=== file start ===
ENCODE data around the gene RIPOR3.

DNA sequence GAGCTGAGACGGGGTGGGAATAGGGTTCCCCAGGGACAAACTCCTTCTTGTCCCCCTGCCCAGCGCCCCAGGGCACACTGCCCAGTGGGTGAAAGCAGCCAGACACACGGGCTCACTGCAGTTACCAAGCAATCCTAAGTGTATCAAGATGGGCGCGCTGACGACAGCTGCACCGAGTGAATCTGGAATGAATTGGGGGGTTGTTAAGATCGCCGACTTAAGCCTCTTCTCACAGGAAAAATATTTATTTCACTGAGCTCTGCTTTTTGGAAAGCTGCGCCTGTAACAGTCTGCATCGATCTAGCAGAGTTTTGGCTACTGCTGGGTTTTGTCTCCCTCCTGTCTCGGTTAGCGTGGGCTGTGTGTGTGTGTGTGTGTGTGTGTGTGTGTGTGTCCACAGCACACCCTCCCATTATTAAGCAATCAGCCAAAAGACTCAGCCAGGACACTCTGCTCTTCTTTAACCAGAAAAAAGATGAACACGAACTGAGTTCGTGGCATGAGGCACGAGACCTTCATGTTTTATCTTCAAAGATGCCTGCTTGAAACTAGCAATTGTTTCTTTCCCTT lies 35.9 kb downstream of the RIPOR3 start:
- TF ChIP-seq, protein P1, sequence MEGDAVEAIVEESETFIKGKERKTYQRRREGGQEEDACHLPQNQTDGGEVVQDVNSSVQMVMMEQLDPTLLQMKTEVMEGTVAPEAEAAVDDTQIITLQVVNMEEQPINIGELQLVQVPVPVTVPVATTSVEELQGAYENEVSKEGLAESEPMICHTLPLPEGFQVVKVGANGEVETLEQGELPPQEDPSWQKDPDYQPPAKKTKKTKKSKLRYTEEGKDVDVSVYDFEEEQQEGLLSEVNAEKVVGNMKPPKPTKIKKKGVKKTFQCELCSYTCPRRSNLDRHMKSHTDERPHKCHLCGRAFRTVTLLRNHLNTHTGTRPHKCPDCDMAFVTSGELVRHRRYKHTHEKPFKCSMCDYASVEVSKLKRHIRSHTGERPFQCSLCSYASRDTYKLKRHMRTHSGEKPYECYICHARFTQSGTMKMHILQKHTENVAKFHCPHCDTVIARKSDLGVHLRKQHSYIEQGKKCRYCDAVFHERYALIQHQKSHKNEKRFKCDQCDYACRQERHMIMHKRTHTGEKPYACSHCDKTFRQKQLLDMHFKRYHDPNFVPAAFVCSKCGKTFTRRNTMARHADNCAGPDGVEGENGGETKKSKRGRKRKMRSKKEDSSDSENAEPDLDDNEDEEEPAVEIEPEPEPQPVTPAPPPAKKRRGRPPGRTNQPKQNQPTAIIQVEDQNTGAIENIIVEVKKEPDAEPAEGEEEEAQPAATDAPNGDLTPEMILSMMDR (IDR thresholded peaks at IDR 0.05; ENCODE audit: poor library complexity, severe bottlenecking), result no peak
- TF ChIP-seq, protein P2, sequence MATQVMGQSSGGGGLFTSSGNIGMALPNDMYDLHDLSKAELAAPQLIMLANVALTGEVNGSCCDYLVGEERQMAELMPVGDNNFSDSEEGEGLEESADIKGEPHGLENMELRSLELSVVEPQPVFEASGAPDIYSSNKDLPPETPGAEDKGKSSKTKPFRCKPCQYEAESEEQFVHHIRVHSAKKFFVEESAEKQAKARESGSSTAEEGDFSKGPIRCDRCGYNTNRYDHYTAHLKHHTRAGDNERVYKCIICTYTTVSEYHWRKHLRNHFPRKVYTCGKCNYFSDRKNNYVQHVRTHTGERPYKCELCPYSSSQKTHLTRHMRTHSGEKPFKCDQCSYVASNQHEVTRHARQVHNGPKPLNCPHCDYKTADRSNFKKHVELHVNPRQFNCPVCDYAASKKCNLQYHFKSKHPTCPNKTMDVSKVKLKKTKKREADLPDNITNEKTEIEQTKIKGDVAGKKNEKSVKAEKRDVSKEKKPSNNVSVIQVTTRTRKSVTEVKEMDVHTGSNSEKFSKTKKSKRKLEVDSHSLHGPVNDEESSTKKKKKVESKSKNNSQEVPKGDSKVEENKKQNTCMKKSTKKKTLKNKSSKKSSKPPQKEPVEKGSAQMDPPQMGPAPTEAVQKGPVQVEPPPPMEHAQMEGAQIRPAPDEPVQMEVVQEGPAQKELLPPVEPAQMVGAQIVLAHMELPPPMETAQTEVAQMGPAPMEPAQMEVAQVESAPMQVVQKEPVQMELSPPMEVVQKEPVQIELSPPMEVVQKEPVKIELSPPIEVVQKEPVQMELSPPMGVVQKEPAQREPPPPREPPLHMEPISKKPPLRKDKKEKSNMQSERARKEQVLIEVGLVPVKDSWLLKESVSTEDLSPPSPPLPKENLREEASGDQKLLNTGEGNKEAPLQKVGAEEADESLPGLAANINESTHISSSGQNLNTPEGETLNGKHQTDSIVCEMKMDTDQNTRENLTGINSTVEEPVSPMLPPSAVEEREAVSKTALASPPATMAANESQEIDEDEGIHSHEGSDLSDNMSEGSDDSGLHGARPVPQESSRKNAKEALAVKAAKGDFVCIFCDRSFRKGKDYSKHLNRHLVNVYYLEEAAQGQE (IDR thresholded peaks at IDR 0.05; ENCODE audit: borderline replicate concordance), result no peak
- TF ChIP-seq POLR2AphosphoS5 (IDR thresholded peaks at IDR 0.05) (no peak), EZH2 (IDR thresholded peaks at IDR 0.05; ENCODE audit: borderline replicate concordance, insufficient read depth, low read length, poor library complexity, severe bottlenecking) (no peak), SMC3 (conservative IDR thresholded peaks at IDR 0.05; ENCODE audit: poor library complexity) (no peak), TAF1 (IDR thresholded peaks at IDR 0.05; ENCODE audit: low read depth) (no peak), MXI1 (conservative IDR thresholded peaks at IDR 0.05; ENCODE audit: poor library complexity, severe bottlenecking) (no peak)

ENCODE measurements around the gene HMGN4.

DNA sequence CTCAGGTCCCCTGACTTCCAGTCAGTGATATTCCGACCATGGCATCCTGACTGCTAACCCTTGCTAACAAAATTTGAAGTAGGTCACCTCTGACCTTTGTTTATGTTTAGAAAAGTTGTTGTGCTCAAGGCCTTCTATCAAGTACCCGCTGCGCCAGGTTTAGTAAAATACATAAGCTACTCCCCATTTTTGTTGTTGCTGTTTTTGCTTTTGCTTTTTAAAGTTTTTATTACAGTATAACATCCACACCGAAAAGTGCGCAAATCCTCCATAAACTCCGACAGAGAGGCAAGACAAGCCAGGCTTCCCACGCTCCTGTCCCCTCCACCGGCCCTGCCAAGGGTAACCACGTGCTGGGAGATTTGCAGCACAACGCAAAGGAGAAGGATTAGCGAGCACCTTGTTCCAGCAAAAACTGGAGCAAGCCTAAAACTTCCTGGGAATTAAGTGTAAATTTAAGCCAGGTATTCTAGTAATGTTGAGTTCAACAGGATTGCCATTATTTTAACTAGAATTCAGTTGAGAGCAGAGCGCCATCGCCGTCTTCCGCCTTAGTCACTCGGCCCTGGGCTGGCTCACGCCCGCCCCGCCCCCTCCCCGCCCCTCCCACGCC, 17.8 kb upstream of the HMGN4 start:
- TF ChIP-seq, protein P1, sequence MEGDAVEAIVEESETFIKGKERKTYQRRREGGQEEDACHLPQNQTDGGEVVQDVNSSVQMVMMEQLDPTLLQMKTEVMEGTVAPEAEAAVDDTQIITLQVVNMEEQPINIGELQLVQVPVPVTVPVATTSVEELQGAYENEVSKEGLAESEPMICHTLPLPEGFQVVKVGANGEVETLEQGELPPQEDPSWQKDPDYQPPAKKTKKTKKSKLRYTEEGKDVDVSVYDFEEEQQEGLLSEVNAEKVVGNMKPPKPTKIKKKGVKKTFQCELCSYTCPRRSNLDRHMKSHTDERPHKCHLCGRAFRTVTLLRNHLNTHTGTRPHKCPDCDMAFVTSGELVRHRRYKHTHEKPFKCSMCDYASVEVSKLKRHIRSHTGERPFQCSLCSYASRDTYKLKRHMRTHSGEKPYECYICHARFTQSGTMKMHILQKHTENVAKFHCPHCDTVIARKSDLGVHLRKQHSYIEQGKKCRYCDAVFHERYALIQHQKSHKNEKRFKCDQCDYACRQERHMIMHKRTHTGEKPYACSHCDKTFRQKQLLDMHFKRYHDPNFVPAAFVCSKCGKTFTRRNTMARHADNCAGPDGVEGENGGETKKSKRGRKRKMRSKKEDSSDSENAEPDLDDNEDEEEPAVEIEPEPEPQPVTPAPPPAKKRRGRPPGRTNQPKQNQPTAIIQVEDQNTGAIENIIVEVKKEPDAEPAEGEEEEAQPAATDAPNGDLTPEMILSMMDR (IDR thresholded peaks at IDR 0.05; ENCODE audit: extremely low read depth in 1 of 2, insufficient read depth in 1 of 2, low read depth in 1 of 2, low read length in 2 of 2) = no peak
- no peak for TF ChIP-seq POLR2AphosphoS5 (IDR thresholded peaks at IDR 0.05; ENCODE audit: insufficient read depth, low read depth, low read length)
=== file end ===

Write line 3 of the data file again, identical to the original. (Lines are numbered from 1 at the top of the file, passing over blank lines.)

- TF ChIP-seq, protein P1, sequence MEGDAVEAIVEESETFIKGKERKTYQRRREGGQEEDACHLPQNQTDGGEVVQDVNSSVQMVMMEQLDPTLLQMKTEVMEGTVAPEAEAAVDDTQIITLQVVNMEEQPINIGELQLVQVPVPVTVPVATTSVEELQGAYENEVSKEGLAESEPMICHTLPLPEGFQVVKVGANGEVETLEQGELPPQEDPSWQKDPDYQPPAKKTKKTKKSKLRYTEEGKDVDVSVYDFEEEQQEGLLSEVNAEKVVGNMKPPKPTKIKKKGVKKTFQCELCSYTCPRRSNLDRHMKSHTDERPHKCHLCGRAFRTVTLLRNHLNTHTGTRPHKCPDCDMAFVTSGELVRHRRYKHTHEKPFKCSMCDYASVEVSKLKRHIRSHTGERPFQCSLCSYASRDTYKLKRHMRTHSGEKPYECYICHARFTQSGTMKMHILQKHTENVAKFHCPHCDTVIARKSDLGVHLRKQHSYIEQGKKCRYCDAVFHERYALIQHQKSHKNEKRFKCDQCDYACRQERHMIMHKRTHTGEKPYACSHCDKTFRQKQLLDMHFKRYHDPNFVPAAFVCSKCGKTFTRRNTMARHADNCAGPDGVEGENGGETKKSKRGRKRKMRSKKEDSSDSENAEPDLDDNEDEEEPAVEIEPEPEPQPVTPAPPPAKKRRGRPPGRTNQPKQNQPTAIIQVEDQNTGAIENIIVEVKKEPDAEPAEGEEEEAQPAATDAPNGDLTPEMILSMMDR (IDR thresholded peaks at IDR 0.05; ENCODE audit: poor library complexity, severe bottlenecking), result no peak